The oven itself had 168 kW of total heat input available, and the quench tank had 72 kW of total heat input available. Further features of the EPower controller allowed the oven “priority” of heat input during its initial ramp-up to the normal operating temperature. The control schema was programmed to only allow the quench tank to start its heating once the oven heating system was requesting below 80% heating capacity for a set amount of time. Once the two conditions were met, the system allowed the quench tank any available amperage it requested within the limits the EPower system set for total amps allowed.

The controller solution solved the greatest problem the customer was facing by automatically managing an electrical load with limited available amperage, thus avoiding any potential blackout issues. An added benefit of the control schema also provided a more energy-efficient power controller for the quench tank (the original system had an on-off contactor arrangement).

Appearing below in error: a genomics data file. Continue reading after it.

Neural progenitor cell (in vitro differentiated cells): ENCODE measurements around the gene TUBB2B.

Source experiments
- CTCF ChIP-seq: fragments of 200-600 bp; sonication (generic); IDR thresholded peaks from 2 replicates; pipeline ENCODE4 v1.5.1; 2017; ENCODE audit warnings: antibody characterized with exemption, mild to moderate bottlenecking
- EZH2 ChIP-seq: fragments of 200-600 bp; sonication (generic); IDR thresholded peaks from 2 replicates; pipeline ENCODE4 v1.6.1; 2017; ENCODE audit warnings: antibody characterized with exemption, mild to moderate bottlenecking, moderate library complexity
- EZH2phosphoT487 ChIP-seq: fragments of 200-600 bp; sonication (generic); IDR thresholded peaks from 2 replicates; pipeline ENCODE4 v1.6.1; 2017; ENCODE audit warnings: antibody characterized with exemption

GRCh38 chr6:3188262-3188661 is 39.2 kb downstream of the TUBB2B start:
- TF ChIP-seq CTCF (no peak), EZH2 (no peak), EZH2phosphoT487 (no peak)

SCR Power Controllers and Predictive Load Management (PLM)

The PLM feature has two main elements – load balancing and load shedding – that are discussed in the following sections.


Load Balancing: Distributing Power, Balancing Consumption

Load balancing is a strategy of equally distributing power of different loads to obtain an overall power consumption as stable and balanced as possible, thereby eliminating peaks of power. This is in contrast to a random firing system.

    Each heating zone controlled by an EPower SCR controller is defined by an output power, cycle time and a maximum power (max capacity), which can be pictured as a rectangle. Rather than letting these rectangles pile up randomly, the EPower controller uniformly distributes them, thereby ensuring that at any given moment the overall power is as stable and balanced as possible.